Understanding Scottish Places

Data from over 500 places in Scotland

The Numbers

500
Places in Scotland
2
Versions
15
weeks to completion

The Challenge

There are number of factors which contribute to Scotland’s successful, thriving towns and communities. For example, how many schools or doctors surgeries a town has, and how far residents have to commute from the town to their place of work.

Within local authorities, planning teams are tasked with developing strategies to grow and sustain thriving communities in their region and the USP tool has been developed to assist town planners compare Scottish towns to understand where they may need to invest resources most efficiently. Deliberately designed to avoid a simplistic ranking of places as better or worse, USP focuses on the shared characteristics of towns.

Understanding Scottish Places has been developed by a consortium of organisations commissioned by the Scottish Government and led by the Carnegie UK Trust. The consortium includes Scotland’s Towns Partnership (STP), the Centre for Local Economic Strategies (CLES), and the University of Stirling.

The Objectives

  • Development of a Typology of Scottish Towns

    Rather than displaying a ranking, the typology developed should place Scottish towns into categories based on their characteristics using non-judgemental and holistic labels. Examples are metrics such as tourist bed spaces, grant funding, diversity of retail offer, and commuter flows. This draws a holistic picture for councils and residents alike and enables them to identify strengths and weaknesses within their communities.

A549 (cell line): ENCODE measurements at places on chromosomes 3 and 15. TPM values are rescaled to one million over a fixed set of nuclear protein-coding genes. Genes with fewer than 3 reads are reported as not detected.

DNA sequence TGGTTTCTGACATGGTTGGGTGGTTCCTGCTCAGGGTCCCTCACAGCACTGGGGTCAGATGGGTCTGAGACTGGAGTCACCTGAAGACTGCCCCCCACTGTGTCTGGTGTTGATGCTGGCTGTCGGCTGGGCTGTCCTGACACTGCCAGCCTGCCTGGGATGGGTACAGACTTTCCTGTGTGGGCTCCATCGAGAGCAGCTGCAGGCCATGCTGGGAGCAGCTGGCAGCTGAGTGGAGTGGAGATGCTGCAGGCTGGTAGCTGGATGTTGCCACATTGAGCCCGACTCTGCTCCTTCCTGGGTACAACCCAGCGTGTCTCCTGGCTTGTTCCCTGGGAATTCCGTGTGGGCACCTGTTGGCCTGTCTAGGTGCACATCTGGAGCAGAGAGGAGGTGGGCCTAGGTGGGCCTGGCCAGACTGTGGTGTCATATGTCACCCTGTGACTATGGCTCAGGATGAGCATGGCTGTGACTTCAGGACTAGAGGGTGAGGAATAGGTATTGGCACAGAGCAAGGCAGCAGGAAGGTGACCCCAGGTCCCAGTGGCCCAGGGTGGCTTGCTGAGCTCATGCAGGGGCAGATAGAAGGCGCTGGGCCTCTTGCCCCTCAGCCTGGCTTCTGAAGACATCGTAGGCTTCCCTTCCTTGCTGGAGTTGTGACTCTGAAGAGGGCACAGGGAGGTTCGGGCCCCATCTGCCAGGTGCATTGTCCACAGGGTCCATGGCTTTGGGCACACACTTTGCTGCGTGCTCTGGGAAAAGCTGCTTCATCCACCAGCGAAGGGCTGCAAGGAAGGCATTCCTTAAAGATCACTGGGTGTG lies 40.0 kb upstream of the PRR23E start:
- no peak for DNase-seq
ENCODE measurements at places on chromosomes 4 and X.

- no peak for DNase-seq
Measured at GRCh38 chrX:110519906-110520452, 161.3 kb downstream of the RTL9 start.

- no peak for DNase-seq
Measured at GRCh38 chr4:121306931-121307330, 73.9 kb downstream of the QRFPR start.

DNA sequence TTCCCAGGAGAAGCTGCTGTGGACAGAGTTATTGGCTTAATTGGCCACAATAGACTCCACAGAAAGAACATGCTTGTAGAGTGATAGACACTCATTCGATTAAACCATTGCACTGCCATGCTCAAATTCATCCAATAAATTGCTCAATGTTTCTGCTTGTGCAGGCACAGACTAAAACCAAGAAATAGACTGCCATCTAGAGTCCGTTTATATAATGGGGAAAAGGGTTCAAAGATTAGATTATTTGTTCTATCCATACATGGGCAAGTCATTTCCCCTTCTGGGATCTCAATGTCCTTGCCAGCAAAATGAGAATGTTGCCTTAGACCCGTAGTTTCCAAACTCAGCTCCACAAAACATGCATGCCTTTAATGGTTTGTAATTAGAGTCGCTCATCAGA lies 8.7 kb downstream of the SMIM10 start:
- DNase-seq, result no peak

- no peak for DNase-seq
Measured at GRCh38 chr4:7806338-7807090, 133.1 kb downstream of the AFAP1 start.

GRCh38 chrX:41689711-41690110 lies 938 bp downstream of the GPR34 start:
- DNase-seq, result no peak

• Insights into Characteristics of Scottish Towns

    A comparison tool should offer practitioners the opportunity to compare their town to others of the same type across the country. This would allow them to share and benefit from the most applicable best practice and policy.
  • Option to Add and Analyse Locally Available Information

    A user-friendly and intelligent application based on a benchmarking toolkit should encourage users to add (for example qualitative) information to the data to close possible gaps and meet new developments.
  • Encourage Sharing of Information, Experience and Policies

    An interactive forum was envisioned to allow users to comment on and discuss what they have found and learnt through the site. This should encourage collaboration between towns, close in type and/or location.

Key Features

Built to last

The site was built with progressive enhancement in mind. The first updated version was launched in 2017 and will be constantly reviewed to reflect new data and requirements.

Visually appealing

Data should be easily understandable and visually appealing. Rather than displaying bare numbers and tables, USP was developed to encourage users to dig deeper into discovering characteristics of their towns and places. This was achieved through the design of intuitive graphs and clear colour schemes.

Cross-Device and Browser Compatibility

USP is available and optimised for every device – desktop, mobile or tablet. We followed a mobile-first mentality and developed the site keeping responsive design in mind. The same applied for browsers: given the target audience of the site, various browser types had to be taken into consideration, which is also reflected in the objective of progressive browser enhancement.

The Process

Data Research

Defining datasets to be visualised through close dialogue with client consortium.

Data Visualisation

Scoping and prototyping of data visualisation options to ensure legibility and ease of understanding of complex datasets.

Understanding Scottish Places

If you're looking to bring interesting data to life with engaging visualisations, get in touch and we can discuss your requirements.